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kubila
September 29th 2008, 05:10 PM
I heard from somewhere (dont remember where right now) that Exam FM is easier than Exam P. Is this true? Anybody who has taken FM before?:skeptical:

jonny
September 30th 2008, 11:17 PM
I'm just starting to study for FM, but from what I've gathered so far, the FM syllabus does not look as expansive and overwhelming as the P syllabus. FM looks a little more focused on a particular topic, whereas P was much more all over the place.

So with that said, I think that FM will be easier...at least that's what I'm hoping. I had a heck of a time getting past P :)

Fermat83
October 1st 2008, 09:02 AM
I heard from somewhere (dont remember where right now) that Exam FM is easier than Exam P. Is this true? Anybody who has taken FM before?:skeptical:

The short answer yes. For P the problem solving and trickyness of the exam is harder than FM. Many students who I am taking an FM course with heard that FM was very easy and as a result are struglling with the material because they took it lightly. The whole thing with FM is you must master the concepts of time value of money(present value, future value) and annuities and equations of value, conceptually these are the most difficult part of the exam, you must not memorize but understand these concepts and visualize whats going on in a fund . I spent a decent amount of time on these concepts and one day it just all clicked as soon as that happened the entire course becomes rediculously easy. After that its just repitition and some formula memorizing. I spent 70 hrs over the summer studying FM and covered 80% of the material.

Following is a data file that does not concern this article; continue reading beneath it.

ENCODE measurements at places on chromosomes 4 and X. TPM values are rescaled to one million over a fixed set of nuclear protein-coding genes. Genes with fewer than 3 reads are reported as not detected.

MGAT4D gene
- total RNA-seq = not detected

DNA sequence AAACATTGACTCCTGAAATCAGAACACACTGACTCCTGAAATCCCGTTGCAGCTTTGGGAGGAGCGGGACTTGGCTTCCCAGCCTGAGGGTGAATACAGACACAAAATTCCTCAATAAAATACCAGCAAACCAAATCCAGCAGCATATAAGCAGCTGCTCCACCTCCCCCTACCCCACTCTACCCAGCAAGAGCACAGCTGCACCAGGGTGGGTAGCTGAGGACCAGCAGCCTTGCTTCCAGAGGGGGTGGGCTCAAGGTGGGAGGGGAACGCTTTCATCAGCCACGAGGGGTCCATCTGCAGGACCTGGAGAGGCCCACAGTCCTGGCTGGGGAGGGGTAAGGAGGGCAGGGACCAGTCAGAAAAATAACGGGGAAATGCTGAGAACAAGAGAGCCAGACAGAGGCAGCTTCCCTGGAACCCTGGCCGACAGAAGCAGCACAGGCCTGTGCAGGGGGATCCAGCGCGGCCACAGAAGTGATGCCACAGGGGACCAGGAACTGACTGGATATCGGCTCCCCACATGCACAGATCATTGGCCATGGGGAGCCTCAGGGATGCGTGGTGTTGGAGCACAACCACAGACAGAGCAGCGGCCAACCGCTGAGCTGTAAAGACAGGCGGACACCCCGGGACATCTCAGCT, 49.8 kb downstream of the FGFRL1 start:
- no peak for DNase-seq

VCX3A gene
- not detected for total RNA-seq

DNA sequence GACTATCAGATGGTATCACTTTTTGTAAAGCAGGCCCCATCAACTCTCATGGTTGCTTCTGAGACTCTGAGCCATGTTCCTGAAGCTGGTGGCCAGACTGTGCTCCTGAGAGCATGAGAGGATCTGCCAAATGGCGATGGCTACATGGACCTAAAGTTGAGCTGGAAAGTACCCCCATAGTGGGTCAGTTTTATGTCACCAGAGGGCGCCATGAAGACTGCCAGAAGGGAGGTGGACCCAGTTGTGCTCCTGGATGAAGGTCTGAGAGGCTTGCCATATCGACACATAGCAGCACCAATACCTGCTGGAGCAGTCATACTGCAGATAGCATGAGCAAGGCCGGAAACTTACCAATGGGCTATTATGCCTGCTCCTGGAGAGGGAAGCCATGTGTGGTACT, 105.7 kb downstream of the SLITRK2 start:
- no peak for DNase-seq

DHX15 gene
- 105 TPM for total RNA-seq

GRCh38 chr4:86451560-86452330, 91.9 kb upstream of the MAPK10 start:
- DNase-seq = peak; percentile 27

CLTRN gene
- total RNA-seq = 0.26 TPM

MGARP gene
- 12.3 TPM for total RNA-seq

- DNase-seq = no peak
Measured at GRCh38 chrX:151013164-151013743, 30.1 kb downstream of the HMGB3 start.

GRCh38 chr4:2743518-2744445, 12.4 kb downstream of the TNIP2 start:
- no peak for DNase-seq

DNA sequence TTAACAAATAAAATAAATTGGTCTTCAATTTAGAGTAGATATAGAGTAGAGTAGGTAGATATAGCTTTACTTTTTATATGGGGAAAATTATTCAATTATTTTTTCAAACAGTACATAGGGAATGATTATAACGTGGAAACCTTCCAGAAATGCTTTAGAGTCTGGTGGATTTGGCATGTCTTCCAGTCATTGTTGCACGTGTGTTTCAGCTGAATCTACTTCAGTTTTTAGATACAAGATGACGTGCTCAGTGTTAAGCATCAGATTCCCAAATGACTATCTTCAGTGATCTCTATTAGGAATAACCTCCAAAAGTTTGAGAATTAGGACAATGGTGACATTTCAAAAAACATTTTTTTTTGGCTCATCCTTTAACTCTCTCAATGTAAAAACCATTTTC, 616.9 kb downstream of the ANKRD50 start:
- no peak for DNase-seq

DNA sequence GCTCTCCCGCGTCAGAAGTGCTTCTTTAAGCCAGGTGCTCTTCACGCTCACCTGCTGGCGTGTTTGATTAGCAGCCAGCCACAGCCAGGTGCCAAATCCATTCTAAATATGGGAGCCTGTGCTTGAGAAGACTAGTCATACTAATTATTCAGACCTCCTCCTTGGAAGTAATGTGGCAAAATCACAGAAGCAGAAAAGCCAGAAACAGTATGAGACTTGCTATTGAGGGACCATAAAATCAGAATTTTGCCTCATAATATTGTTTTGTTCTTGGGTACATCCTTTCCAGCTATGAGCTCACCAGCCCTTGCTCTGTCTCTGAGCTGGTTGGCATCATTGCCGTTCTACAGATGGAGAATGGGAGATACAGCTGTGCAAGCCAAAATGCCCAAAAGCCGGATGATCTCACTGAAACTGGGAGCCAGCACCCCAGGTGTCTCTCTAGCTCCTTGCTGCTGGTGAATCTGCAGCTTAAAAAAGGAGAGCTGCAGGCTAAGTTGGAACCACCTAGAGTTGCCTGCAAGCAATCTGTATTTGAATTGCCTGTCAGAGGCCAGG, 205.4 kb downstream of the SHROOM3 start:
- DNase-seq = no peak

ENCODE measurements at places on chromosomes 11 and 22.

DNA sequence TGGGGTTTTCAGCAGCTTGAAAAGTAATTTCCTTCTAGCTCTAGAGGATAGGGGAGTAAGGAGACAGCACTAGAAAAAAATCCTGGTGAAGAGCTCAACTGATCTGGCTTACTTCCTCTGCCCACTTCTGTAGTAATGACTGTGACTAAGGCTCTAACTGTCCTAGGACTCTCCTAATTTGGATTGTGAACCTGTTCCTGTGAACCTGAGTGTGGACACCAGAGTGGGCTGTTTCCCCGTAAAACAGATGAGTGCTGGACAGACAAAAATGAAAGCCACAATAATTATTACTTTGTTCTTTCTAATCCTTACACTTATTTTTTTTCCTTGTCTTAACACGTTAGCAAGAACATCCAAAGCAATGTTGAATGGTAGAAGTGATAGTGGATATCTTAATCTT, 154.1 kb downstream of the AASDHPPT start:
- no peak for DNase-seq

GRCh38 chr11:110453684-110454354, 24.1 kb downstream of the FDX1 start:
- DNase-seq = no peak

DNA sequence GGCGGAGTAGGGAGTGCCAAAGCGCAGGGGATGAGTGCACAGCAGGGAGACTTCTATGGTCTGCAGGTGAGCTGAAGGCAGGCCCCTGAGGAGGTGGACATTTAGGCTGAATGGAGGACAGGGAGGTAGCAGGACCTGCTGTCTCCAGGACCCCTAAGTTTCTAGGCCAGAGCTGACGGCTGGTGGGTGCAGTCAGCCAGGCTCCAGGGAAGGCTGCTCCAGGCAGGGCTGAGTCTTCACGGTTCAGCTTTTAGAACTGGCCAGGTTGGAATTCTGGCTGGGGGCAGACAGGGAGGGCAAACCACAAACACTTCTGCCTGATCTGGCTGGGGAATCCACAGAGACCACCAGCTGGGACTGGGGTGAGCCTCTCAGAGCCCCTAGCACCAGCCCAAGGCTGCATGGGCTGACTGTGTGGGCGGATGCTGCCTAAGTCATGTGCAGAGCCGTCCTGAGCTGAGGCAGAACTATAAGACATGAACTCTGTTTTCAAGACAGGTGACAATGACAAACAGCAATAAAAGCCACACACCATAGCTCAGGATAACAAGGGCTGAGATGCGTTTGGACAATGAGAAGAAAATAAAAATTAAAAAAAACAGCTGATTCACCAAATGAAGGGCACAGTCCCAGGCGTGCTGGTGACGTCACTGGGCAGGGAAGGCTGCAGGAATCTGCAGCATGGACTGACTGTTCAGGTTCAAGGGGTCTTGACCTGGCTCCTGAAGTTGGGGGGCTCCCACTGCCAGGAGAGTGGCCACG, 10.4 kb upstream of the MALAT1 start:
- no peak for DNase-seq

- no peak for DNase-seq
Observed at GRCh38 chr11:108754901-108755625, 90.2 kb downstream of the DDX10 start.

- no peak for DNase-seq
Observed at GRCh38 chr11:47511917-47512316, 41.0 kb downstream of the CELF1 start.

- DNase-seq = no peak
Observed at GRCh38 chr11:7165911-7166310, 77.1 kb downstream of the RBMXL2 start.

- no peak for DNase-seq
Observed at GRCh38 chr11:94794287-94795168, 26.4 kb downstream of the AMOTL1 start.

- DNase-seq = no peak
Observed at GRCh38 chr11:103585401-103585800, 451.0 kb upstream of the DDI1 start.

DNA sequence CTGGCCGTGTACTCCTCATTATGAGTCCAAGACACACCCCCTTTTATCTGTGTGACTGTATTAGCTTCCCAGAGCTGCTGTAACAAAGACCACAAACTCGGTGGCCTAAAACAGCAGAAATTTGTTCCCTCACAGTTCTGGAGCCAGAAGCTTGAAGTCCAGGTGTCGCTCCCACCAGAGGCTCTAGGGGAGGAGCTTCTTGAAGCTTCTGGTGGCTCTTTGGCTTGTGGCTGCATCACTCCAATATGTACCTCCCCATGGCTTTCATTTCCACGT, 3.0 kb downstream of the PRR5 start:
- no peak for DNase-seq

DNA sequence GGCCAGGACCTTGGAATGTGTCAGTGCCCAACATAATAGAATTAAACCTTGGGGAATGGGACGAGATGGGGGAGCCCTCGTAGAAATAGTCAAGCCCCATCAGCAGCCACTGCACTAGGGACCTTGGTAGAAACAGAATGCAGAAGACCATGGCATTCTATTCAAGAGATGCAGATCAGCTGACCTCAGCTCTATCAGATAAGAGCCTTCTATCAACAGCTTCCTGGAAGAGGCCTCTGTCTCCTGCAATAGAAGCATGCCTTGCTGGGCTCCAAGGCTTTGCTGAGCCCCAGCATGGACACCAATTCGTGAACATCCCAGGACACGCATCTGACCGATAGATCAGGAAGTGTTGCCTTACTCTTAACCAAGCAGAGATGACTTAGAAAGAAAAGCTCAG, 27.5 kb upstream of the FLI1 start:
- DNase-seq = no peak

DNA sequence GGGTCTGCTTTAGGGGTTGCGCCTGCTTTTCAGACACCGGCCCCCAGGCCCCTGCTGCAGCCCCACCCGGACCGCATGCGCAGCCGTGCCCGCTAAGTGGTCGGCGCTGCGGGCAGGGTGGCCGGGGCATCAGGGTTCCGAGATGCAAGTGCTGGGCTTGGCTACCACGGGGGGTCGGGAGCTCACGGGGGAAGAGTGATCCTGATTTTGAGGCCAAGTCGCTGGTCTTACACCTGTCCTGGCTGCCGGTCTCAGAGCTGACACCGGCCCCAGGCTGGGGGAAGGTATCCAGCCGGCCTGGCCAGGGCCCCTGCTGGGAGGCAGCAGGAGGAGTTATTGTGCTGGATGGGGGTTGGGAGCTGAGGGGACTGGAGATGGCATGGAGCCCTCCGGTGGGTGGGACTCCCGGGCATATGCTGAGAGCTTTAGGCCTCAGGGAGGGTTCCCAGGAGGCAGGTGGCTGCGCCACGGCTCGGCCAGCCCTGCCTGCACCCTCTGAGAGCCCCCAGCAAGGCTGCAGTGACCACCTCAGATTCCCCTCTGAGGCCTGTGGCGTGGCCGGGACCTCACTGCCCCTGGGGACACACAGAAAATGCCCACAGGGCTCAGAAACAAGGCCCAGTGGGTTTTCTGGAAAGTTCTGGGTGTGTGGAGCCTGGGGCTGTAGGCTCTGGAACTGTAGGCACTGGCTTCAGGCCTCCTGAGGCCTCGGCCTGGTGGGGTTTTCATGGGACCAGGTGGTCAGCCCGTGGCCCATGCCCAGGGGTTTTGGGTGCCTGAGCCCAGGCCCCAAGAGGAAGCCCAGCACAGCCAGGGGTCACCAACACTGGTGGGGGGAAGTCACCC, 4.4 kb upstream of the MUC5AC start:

kubila
October 1st 2008, 07:57 PM
Got it. Thank you both. I think i'll take it as seriously as the P.

jthias
October 2nd 2008, 12:19 AM
I heard from somewhere (dont remember where right now) that Exam FM is easier than Exam P. Is this true? Anybody who has taken FM before?:skeptical:

I'll let you know in a month which is easier :D

Kidding aside, most that have taken both have said FM is easier.

(/iropracy
October 2nd 2008, 12:52 AM
I haven't taken it yet, but through practicing it seems easier.

In my opinion, FM is more about knowing the trick, or the procedure right away. Exam P was all about being quick and accurate with calculus. FM is all about being tricky with your algebra and maximizing the CF and TVM worksheets to their fullest.

Also in FM, it seems I always have some formula to start with, rather than constructing an integral, a pdf, mgf, or whatever else like in P.

jthias
October 2nd 2008, 03:13 AM
I haven't taken it yet, but through practicing it seems easier.

In my opinion, FM is more about knowing the trick, or the procedure right away. Exam P was all about being quick and accurate with calculus. FM is all about being tricky with your algebra and maximizing the CF and TVM worksheets to their fullest.

Also in FM, it seems I always have some formula to start with, rather than constructing an integral, a pdf, mgf, or whatever else like in P.

I know the TVM keys well. I was just curious how useful you find (or anyone else in this forum) the other feature that you mentioned like CF, IRR and interest rate conversions keys? Most of the examples and solutions involving the BAII in the ASM rely on TVM keys, so I really haven't given the other features much consideration or usage. Are the others as worth learning as the TVM keys in terms of cutting down on calculation times?

(/iropracy
October 2nd 2008, 10:09 AM
I know the TVM keys well. I was just curious how useful you find (or anyone else in this forum) the other feature that you mentioned like CF, IRR and interest rate conversions keys? Most of the examples and solutions involving the BAII in the ASM rely on TVM keys, so I really haven't given the other features much consideration or usage. Are the others as worth learning as the TVM keys in terms of cutting down on calculation times?

Oh so you don't know how you can solve basically any polynomial with the CF worksheet?

Try this:

Say you are trying to solve 1-v-v^10=0

Go to the cash flow worksheet and put in the following:

C0=1
C1=-1
F1=1
C2=0